The rustbelt specifies a geographic region tied together by a history of what industrial capital left behind: precarious lives and rusting factories. We highlight these histories and geographies because the State (that is, the police, judges, prosecutors, legislators, governors, city council people, etc.) attempted to provide a “spatial fix” to the crisis of industrial capital by locking up those who were “redundant” people to the needs of capital. Capital made “useless” a broad section of the rustbelt population (ie made them “redundant”) and the State dealt with these precarious lives by locking them up. As such, the crisis of mass incarceration is a crisis of our society—capitalism.
So why did industrial capital leave rustbelt cities like Detroit to rust? Because in order for capitalism to function capitalists must keep profit rates high. Capitalism is a global system that puts profit over everything. This profit, however, is produced by the labor of workers who only get part of the value they produce. That is, wages make up only a part of the total value produced by workers—how else do capitalists make a profit if not by robbing workers of their labor? As such, exploitation is a fundamental part of capitalist profit. In the mid 20th century, as workers organized to increase their wages (think of the Detroit-based League of Revolutionary Black Workers for example), capital no longer found it profitable to exploit Amerikan workers—so it went to exploit workers elsewhere – where profits were higher because workers were more intensely exploited (that is, where workers were not as organized and were forced to work longer hours and so on).
But under capitalism, not all lives are equally precarious. Not all lives bear the brunt of State violence in the same way. The legacies of the geographies and histories of colonialism and slavery make capitalist exploitation intimately racial. Class exploitation and racial domination go hand in hand. As radical intellectual and longtime prison abolitionist Ruth Wilson Gilmore writes in her book Golden Gulag – “Racism, specifically, is the state-sanctioned or extralegal production and exploitation of group-differentiated vulnerability to premature death.”. As such, the crisis of mass incarceration is a crisis of racial capitalism.
One response to the crisis of racial capitalism, to the crisis of mass incarceration, is to abolish prisons, police and private property. After all, why do we need to work? Why do we need to compete with workers half-way across the world—with which we have much more in common than we are made to imagine—just for a pay increase of one dollar (or two) per hour? Because the means for us to reproduce our lives, that is, the means for us to eat, to clothe ourselves, to provide for a roof over our heads, is mediated by the wages we get. That is, we survive with the breadcrumbs capitalists pay us for our labor. The State, in turn, enforces this by upholding the social relations engendered by private property. That is, both the guns of the police and other forms of State supervision (such as surveillance, prisons and ankle shackles) enforce private property relations and white supremacy. Our society, one in which a small percentage of the global population lives off the rest of us, is able to reproduce itself through racial inequality and capitalist exploitation. As such, our emphasis on abolishing the triad of prisons-private property-police allows us to imagine a world without capitalist exploitation and without racial domination.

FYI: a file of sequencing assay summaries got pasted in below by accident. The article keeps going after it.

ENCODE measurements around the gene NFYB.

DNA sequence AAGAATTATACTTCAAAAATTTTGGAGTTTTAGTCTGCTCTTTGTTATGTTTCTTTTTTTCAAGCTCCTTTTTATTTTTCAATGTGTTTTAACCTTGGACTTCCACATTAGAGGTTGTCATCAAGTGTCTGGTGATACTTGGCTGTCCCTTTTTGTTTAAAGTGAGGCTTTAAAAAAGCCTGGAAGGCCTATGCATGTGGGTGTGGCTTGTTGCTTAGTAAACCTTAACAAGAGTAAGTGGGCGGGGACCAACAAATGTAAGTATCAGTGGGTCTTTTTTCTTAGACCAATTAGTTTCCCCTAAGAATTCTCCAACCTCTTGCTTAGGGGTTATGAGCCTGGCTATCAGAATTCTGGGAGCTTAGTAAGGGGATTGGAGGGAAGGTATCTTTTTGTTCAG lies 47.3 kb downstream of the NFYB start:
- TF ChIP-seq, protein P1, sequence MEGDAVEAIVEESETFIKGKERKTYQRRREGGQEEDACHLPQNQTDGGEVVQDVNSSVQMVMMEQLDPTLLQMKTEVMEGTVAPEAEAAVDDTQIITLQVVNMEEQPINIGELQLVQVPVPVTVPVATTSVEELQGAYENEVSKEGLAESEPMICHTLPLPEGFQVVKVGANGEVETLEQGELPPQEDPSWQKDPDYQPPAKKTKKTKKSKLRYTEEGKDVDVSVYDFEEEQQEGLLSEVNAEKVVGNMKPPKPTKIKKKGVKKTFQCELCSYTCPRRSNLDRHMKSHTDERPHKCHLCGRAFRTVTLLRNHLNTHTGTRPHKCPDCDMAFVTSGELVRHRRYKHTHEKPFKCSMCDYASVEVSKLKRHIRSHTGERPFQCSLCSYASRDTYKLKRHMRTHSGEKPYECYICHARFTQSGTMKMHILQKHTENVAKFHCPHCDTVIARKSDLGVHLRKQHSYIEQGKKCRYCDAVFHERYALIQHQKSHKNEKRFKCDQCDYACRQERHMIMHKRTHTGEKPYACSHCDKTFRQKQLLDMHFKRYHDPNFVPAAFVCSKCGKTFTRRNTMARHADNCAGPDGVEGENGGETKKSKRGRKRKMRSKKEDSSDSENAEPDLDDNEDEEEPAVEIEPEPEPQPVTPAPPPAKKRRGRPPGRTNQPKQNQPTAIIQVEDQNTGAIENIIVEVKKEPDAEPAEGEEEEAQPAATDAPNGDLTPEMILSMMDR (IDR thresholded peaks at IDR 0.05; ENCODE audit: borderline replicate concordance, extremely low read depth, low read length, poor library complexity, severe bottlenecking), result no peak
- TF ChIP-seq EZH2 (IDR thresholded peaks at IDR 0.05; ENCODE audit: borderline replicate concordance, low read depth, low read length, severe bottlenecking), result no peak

What does that world – without prisons police and property – look like or feel like? What kind of social relations are engendered when we solve our problems not by dialing the magic number – 911 – but by resolving problems ourselves? What kind of relations do we create when we no longer have to worry about having to work to pay rent and have safe drinking water? These are the kinds of questions we ask as abolitionists. As such, prison abolition is not simply about finally letting go of an old form of solving problems – putting people in cages – abolition also entails restructuring the ways in which we relate with one another in all scales.
Community radio has the power to amplify social movements and counter the social death sentences imposed on our communities. It affirms that none of us are disposable and that the production of ideas in our homes and streets matter. Our radio project relies on a careful ear, an eagerness to learn and be challenged, and the ability to weave together a bigger picture for the benefit—not only of the audience—but of those whose stories and struggles are being voiced. By providing a platform to share in-depth analysis informed by neighborhood expertise, Rustbelt Abolition Radio underpins self-determination and directly counters the normative narratives that muffle the needs and dreams of our communities.